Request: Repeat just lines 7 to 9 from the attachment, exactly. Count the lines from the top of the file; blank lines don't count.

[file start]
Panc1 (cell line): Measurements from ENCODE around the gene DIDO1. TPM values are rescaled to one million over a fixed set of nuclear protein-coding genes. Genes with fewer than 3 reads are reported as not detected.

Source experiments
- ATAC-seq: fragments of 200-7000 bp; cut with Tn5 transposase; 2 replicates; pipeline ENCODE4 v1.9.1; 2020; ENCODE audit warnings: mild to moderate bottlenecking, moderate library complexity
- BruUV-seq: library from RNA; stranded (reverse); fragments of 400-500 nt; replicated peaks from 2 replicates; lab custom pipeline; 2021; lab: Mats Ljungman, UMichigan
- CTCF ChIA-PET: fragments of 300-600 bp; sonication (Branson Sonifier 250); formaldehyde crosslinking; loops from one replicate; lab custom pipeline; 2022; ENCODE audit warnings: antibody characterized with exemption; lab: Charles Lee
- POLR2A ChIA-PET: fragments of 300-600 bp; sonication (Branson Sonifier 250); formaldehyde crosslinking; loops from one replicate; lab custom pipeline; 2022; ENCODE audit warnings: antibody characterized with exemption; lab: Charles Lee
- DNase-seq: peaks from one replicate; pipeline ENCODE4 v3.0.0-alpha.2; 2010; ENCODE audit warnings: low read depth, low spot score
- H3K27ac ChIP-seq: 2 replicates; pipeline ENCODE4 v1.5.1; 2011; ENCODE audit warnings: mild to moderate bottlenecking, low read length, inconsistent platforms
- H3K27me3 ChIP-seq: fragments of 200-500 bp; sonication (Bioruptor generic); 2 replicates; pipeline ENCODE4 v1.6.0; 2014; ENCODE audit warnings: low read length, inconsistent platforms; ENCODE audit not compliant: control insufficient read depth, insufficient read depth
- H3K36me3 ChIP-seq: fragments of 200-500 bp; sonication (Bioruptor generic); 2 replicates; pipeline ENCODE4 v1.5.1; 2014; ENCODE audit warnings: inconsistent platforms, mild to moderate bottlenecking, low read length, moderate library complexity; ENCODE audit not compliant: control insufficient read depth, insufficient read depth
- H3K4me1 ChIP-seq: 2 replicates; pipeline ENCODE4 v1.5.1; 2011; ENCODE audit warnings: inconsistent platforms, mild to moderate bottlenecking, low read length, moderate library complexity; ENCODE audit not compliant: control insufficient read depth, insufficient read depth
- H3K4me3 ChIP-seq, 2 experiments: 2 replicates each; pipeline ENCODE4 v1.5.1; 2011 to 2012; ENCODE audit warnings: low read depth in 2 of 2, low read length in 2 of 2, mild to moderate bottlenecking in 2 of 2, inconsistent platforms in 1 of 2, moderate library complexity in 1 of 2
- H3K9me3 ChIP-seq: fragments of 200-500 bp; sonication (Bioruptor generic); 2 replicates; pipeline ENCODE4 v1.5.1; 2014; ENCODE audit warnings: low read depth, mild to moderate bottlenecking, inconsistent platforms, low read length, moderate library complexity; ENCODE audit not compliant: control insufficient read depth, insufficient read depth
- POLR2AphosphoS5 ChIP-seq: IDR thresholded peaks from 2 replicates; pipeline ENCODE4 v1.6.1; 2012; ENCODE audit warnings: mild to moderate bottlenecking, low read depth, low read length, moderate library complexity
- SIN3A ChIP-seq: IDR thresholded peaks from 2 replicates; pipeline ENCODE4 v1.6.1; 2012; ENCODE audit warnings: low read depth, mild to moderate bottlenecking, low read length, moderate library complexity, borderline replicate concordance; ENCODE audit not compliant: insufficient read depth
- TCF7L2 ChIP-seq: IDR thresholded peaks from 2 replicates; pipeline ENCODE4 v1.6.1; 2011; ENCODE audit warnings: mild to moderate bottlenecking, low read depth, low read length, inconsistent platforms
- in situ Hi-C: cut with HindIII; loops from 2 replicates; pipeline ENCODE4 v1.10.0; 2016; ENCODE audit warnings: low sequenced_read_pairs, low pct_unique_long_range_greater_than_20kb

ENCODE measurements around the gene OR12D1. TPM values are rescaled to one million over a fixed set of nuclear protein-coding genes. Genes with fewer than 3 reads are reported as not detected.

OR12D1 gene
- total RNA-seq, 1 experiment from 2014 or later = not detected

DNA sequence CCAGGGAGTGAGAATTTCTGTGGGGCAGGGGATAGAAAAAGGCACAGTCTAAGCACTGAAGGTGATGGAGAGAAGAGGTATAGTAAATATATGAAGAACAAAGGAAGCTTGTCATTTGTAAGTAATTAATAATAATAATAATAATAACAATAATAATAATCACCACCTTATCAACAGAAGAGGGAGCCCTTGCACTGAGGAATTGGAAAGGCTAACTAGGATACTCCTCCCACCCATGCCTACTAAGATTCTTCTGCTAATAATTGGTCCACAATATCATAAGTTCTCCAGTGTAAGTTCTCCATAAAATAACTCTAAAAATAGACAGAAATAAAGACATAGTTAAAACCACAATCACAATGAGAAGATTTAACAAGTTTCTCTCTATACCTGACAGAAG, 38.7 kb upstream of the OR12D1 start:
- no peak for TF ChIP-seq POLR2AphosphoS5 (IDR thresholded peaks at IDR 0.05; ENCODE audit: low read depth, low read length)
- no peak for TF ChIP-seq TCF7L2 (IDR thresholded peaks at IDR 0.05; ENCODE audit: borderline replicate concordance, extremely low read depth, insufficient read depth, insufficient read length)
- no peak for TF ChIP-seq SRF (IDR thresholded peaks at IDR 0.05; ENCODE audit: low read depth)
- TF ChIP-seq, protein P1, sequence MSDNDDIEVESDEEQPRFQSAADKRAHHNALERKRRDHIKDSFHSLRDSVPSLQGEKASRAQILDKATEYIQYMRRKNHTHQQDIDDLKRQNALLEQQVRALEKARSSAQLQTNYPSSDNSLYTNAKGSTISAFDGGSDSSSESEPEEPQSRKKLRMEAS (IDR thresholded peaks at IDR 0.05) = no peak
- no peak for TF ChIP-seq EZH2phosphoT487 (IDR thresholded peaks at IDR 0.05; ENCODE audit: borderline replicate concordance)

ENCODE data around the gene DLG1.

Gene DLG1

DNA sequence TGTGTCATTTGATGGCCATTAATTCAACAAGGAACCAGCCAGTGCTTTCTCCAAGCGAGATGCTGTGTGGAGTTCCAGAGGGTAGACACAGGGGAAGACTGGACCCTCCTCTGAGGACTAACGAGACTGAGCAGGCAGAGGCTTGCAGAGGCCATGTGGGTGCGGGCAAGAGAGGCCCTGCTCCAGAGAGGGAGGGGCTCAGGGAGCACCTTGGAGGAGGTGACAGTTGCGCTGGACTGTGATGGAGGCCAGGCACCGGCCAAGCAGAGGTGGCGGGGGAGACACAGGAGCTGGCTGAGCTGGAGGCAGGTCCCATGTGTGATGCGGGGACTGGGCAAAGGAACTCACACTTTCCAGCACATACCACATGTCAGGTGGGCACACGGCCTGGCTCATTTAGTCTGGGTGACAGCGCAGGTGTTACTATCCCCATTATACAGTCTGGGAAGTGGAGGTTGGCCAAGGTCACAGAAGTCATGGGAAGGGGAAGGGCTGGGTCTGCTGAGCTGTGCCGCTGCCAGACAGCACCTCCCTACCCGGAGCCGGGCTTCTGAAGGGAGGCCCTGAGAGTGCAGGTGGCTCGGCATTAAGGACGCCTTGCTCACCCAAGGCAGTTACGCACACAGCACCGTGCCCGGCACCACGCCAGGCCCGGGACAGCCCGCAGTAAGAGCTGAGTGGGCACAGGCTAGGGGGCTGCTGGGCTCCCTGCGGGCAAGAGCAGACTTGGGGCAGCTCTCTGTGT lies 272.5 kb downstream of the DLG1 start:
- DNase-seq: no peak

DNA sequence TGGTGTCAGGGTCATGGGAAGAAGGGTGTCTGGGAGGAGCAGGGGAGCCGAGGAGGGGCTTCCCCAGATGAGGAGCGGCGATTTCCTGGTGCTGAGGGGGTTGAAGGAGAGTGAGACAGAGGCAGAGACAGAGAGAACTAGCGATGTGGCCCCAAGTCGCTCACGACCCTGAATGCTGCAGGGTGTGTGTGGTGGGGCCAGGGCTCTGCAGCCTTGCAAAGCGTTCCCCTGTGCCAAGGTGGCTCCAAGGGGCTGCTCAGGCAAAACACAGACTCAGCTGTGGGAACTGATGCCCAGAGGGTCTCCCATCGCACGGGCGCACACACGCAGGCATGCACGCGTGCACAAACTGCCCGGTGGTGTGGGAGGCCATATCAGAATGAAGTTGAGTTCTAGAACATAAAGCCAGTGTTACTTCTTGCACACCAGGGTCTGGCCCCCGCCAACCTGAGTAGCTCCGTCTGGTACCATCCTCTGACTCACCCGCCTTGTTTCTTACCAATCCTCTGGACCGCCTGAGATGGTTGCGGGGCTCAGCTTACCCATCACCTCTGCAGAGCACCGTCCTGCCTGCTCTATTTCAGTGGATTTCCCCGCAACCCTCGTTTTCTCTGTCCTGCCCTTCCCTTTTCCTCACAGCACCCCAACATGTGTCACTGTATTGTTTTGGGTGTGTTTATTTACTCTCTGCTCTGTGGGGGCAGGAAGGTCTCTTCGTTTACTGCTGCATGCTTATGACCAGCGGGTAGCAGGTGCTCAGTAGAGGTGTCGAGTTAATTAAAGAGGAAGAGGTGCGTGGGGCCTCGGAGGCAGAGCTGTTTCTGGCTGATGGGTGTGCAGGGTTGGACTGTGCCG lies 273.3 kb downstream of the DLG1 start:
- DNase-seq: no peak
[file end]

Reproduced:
- DNase-seq: peaks from one replicate; pipeline ENCODE4 v3.0.0-alpha.2; 2010; ENCODE audit warnings: low read depth, low spot score
- H3K27ac ChIP-seq: 2 replicates; pipeline ENCODE4 v1.5.1; 2011; ENCODE audit warnings: mild to moderate bottlenecking, low read length, inconsistent platforms
- H3K27me3 ChIP-seq: fragments of 200-500 bp; sonication (Bioruptor generic); 2 replicates; pipeline ENCODE4 v1.6.0; 2014; ENCODE audit warnings: low read length, inconsistent platforms; ENCODE audit not compliant: control insufficient read depth, insufficient read depth